Antimicrobial-resistant pathogens in intensive care units in Canada: results of the Canadian National Intensive Care Unit (CAN-ICU) study, 2005-2006.Antimicrob Agents Chemother. 2008 Apr; 52(4):1430-7.AA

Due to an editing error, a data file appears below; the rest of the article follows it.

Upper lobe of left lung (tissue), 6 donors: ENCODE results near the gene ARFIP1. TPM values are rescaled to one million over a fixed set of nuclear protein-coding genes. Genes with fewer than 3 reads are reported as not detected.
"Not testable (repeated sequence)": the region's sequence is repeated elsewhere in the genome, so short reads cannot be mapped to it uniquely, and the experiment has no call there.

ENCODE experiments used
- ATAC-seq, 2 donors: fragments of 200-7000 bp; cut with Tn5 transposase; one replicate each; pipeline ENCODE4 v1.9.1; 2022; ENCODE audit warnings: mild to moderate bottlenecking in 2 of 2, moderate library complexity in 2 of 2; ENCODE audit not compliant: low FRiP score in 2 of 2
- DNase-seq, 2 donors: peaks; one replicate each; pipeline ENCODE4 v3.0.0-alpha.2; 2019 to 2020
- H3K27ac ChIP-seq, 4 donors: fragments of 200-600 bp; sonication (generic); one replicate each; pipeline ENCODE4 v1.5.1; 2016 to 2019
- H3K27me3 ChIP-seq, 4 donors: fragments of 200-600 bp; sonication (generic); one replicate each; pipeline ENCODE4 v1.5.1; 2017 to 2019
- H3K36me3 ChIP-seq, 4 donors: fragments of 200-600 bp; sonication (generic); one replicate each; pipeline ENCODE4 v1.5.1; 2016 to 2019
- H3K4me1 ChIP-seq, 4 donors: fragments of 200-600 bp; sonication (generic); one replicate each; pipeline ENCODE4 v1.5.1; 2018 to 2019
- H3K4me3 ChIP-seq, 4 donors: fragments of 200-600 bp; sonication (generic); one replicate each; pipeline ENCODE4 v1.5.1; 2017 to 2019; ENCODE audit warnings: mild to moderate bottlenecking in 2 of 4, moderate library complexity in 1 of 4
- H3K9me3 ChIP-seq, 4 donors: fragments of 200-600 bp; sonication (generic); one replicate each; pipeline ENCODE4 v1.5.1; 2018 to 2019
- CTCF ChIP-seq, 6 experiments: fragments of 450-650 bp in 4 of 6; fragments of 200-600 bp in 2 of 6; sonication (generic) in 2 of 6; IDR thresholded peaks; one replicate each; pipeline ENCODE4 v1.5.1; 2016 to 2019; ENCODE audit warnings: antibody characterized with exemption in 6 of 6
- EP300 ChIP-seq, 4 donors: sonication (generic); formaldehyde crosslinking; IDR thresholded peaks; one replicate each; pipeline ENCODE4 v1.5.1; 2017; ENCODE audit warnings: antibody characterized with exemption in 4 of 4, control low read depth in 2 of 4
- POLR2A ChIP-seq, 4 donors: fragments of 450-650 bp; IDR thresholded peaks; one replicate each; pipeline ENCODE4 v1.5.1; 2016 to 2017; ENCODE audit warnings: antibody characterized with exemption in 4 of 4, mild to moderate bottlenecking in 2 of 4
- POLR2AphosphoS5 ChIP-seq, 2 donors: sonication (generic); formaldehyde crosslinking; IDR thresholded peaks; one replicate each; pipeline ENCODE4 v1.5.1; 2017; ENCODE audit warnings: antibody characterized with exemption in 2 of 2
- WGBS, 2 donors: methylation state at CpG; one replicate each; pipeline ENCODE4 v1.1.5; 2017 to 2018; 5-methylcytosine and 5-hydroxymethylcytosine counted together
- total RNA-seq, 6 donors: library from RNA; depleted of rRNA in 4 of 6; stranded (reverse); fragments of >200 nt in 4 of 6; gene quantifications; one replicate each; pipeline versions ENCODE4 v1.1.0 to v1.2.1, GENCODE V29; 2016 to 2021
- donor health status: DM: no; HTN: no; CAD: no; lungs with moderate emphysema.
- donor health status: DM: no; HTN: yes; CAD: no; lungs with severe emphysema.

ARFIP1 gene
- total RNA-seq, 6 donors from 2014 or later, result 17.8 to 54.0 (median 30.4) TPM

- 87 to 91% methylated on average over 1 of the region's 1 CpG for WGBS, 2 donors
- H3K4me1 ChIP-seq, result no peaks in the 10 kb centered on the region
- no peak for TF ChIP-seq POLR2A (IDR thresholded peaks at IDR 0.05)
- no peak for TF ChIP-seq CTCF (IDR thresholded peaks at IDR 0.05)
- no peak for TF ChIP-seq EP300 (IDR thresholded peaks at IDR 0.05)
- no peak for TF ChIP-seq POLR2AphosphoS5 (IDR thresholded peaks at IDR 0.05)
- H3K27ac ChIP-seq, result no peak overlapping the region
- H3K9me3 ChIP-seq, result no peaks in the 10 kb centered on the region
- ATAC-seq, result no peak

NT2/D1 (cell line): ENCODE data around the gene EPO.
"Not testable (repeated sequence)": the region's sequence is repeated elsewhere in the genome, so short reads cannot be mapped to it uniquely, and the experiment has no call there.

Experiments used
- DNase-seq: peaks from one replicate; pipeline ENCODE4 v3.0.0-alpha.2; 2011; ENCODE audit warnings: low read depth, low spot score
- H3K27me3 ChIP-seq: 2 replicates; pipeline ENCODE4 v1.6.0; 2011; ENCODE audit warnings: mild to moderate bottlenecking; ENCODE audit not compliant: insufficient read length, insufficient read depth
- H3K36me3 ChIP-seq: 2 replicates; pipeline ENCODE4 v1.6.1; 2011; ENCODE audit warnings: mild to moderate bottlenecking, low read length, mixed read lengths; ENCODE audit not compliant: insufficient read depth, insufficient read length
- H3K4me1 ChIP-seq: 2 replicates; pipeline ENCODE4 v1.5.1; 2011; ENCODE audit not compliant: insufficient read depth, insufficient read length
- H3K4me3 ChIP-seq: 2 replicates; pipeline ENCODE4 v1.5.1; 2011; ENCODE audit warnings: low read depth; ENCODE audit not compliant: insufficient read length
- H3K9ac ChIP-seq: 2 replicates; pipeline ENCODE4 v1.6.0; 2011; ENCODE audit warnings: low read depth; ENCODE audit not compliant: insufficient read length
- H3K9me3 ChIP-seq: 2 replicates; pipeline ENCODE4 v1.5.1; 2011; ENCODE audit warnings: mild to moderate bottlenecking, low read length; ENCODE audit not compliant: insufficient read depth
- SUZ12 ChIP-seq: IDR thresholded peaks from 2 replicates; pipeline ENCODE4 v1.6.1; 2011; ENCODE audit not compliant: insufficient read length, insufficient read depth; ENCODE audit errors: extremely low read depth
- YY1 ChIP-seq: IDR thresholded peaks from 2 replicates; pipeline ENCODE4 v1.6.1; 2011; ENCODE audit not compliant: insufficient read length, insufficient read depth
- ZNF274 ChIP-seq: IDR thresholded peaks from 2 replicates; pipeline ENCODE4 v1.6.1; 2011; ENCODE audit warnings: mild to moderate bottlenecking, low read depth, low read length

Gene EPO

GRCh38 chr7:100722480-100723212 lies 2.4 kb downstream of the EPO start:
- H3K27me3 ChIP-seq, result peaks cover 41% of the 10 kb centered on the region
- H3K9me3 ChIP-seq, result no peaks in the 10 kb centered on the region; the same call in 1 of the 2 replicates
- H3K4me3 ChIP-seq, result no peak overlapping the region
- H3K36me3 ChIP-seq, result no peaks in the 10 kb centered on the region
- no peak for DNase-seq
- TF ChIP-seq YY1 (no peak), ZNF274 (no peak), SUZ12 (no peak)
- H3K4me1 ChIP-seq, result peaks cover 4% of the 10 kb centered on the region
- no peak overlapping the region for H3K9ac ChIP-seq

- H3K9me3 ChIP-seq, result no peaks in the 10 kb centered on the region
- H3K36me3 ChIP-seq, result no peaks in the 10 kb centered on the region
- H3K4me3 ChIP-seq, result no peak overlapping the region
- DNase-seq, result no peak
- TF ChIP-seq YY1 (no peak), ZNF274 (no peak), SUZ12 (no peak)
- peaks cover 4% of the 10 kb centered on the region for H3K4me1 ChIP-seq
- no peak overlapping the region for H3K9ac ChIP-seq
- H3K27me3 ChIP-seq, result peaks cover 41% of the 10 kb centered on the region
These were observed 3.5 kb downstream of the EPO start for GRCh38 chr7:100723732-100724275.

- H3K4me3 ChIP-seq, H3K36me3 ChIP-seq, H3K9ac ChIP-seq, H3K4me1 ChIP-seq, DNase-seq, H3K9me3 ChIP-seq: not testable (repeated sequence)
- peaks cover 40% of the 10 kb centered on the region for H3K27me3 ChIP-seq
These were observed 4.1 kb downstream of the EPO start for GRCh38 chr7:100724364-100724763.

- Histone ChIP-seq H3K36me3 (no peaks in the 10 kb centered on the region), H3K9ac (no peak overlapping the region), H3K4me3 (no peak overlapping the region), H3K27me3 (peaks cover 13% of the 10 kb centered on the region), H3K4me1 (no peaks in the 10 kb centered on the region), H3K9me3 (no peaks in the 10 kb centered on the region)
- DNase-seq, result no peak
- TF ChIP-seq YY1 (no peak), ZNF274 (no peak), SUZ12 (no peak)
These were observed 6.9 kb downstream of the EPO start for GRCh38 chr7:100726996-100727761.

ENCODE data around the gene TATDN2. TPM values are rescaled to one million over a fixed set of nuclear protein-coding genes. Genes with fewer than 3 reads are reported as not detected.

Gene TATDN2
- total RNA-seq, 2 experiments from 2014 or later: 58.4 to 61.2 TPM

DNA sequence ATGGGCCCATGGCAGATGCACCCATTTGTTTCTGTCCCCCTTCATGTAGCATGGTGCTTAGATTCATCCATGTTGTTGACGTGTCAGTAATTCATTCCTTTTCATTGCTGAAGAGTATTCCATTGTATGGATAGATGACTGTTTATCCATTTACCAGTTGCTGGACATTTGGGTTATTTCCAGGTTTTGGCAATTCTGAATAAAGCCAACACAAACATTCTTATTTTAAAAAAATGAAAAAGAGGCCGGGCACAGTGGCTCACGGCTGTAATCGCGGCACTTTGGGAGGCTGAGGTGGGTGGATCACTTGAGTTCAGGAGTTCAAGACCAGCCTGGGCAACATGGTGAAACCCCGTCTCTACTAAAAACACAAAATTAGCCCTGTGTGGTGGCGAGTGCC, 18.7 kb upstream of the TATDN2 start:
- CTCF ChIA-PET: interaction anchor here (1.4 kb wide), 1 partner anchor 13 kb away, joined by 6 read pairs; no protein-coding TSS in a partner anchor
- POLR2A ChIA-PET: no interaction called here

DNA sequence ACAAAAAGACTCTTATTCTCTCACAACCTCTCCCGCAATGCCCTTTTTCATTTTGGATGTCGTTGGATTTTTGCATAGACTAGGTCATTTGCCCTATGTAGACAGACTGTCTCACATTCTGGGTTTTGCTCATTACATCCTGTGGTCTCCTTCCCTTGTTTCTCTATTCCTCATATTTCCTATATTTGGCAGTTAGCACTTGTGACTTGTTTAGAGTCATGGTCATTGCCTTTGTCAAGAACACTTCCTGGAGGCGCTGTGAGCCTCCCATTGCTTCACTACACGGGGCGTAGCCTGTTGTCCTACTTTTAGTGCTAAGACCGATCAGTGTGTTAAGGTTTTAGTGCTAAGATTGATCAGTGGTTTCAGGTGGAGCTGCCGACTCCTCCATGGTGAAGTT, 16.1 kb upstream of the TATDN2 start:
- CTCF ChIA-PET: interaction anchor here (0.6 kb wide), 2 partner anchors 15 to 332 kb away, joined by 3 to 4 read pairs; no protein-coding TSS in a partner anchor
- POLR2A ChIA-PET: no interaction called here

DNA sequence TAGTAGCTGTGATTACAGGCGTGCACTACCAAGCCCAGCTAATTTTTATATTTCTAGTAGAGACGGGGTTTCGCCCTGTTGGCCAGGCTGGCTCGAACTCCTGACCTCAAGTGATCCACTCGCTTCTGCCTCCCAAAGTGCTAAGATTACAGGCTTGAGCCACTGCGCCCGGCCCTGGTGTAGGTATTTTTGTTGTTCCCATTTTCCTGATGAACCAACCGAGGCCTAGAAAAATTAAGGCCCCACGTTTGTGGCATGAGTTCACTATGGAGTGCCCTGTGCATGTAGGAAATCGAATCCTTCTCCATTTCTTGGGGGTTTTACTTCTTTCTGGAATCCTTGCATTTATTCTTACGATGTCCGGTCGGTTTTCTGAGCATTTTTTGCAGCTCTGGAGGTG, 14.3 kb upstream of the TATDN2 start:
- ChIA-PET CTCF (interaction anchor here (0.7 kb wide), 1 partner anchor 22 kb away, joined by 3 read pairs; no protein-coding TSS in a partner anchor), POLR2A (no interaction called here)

Between 1 September 2005 and 30 June 2006, 19 medical centers collected 4,180 isolates recovered from clinical specimens from patients in intensive care units (ICUs) in Canada. The 4,180 isolates were collected from 2,292 respiratory specimens (54.8%), 738 blood specimens (17.7%), 581 wound/tissue specimens (13.9%), and 569 urinary specimens (13.6%). The 10 most common organisms isolated from 79.5% of all clinical specimens were methicillin-susceptible Staphylococcus aureus (MSSA) (16.4%), Escherichia coli (12.8%), Pseudomonas aeruginosa (10.0%), Haemophilus influenzae (7.9%), coagulase-negative staphylococci/Staphylococcus epidermidis (6.5%), Enterococcus spp. (6.1%), Streptococcus pneumoniae (5.8%), Klebsiella pneumoniae (5.8%), methicillin-resistant Staphylococcus aureus (MRSA) (4.7%), and Enterobacter cloacae (3.9%). MRSA made up 22.3% (197/884) of all S. aureus isolates (90.9% of MRSA were health care-associated MRSA, and 9.1% were community-associated MRSA), while vancomycin-resistant enterococci (VRE) made up 6.7% (11/255) of all enterococcal isolates (88.2% of VRE had the vanA genotype). Extended-spectrum beta-lactamase (ESBL)-producing E. coli and K. pneumoniae occurred in 3.5% (19/536) and 1.8% (4/224) of isolates, respectively. All 19 ESBL-producing E. coli isolates were PCR positive for CTX-M, with bla CTX-M-15 occurring in 74% (14/19) of isolates. For MRSA, no resistance against daptomycin, linezolid, tigecycline, and vancomycin was observed, while the resistance rates to other agents were as follows: clarithromycin, 89.9%; clindamycin, 76.1%; fluoroquinolones, 90.1 to 91.8%; and trimethoprim-sulfamethoxazole, 11.7%. For E. coli, no resistance to amikacin, meropenem, and tigecycline was observed, while resistance rates to other agents were as follows: cefazolin, 20.1%; cefepime, 0.7%; ceftriaxone, 3.7%; gentamicin, 3.0%; fluoroquinolones, 21.1%; piperacillin-tazobactam, 1.9%; and trimethoprim-sulfamethoxazole, 24.8%. Resistance rates for P. aeruginosa were as follows: amikacin, 2.6%; cefepime, 10.2%; gentamicin, 15.2%; fluoroquinolones, 23.8 to 25.5%; meropenem, 13.6%; and piperacillin-tazobactam, 9.3%. A multidrug-resistant (MDR) phenotype (resistance to three or more of the following drugs: cefepime, piperacillin-tazobactam, meropenem, amikacin or gentamicin, and ciprofloxacin) occurred frequently in P. aeruginosa (12.6%) but uncommonly in E. coli (0.2%), E. cloacae (0.6%), or K. pneumoniae (0%). In conclusion, S. aureus (MSSA and MRSA), E. coli, P. aeruginosa, H. influenzae, Enterococcus spp., S. pneumoniae, and K. pneumoniae are the most common isolates recovered from clinical specimens in Canadian ICUs. A MDR phenotype is common for P. aeruginosa isolates in Canadian ICUs.